I mentioned the relationship between Alina Starkov and the Darkling above because when I think of enemies-to-lovers, they are who my mind links to said trope. The Darkling is known for his manipulation, and you can tell early on that he is exactly that: the enemy. I wasn’t a fan of the Darkling because of this heavy-handed manipulation, but while this isn’t my favorite subset of enemies-to-lovers, I’ve found this exact dynamic again in Beyond the Black Door.

Only this time I saw the appeal. The relationship between Kamai and Vehyn was completely enrapturing and twisted in the best sense of the word. Now when I think of manipulative enemies-to-lovers, Beyond the Black Door will be what will pop into my head in terms of unhealthy attachments and longing. They are the epitome of the push-and-pull that makes up the enemies-to-lovers trope and why readers flock to it.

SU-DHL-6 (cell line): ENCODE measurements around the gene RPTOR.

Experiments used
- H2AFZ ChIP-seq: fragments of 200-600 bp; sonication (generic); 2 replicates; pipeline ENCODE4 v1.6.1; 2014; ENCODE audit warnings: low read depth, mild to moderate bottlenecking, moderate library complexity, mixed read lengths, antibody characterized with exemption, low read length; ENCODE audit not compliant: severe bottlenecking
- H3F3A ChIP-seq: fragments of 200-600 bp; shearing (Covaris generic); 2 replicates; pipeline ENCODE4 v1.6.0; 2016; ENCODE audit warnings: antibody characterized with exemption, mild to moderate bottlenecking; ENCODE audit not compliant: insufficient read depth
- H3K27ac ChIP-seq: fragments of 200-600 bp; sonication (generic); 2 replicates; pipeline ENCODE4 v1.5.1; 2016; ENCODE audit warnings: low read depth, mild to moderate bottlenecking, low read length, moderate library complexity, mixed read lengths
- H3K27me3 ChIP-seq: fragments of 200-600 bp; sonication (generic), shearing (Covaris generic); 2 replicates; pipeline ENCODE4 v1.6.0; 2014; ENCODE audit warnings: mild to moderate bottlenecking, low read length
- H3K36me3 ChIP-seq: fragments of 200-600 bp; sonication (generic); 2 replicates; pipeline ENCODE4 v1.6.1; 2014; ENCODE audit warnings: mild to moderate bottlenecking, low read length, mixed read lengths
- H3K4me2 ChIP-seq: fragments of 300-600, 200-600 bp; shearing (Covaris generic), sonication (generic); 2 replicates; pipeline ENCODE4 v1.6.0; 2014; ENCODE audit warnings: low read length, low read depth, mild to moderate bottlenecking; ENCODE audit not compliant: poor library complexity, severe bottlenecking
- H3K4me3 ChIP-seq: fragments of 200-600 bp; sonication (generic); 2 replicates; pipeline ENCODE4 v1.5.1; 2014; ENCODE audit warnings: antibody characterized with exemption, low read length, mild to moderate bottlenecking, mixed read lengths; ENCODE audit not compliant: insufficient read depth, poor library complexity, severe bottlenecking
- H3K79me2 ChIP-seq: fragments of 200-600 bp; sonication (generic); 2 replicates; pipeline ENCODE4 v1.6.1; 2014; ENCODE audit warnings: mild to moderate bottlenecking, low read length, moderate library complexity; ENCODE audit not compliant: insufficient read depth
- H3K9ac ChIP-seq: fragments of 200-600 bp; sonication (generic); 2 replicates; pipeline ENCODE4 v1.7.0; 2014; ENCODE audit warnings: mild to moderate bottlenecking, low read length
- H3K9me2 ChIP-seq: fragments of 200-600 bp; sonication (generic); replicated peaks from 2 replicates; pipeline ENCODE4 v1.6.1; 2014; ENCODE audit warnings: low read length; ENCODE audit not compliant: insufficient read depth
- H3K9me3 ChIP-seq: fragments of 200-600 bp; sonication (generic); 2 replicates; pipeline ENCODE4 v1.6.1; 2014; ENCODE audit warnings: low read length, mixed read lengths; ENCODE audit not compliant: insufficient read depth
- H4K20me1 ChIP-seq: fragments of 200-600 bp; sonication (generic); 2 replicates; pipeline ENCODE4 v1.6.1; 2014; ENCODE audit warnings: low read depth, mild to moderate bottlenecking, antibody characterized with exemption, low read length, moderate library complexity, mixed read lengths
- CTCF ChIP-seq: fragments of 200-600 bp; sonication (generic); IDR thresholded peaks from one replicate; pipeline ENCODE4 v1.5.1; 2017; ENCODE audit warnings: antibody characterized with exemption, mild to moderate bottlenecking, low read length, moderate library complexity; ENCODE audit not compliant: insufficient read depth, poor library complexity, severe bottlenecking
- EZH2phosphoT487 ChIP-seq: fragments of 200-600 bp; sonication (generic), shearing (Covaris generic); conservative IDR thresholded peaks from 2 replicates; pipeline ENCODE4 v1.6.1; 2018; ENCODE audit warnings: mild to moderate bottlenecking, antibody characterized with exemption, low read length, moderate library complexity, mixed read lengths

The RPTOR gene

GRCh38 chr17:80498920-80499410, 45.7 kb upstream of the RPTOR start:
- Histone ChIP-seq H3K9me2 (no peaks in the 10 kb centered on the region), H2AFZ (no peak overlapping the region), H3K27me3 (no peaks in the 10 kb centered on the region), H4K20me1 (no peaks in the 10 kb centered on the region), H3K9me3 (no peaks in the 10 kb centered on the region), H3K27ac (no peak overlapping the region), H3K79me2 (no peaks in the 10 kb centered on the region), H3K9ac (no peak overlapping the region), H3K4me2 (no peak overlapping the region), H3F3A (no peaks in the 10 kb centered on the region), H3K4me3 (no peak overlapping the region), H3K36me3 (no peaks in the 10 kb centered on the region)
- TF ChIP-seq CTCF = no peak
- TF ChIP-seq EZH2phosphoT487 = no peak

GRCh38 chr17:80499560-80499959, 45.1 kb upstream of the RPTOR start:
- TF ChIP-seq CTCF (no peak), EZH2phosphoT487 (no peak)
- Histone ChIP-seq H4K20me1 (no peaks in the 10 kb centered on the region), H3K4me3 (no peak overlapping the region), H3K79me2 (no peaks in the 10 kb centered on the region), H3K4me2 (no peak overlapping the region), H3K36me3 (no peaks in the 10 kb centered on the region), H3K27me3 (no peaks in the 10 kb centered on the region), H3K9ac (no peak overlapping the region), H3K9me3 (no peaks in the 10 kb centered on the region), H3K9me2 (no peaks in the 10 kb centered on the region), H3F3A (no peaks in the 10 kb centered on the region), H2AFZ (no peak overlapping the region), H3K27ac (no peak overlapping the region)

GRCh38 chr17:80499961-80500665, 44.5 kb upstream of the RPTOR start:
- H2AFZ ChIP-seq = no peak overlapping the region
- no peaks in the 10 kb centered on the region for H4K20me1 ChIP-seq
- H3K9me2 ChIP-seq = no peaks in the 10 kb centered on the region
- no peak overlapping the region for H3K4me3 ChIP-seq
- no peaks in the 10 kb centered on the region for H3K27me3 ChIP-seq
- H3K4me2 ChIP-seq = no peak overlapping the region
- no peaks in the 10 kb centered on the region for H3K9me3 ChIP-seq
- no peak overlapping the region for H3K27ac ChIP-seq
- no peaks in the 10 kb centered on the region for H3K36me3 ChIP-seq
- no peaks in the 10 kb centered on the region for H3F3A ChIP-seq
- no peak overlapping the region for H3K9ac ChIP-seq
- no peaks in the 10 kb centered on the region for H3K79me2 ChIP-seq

One of the most interesting enemies-to-lovers dynamics I’ve read recently has been in Serpent & Dove by Shelby Mahurin. I never knew that I needed enemies-to-lovers paired with a fake relationship, but now that I’ve read it, I can’t believe how much I want more of it.

I’m finding that one of my newfound favorite tropes is this new wave of characters marrying early on for whatever reason and then dancing around each other because they feel as though the other character can’t possibly have fallen in love with them because their relationship isn’t real.

Add in enemies-to-lovers and I’m on cloud nine. Serpent & Dove adds layers to these two tropes that was absolutely perfect. Secrets make everything better, especially when one of the characters knows more than the other. If you like these two tropes, don’t miss out on this page-turning debut. I’m counting down the days until the next book, Blood & Honey, comes out in August 2020.

Related: Ya fantasy pairings: breaking down character dynamics and tropes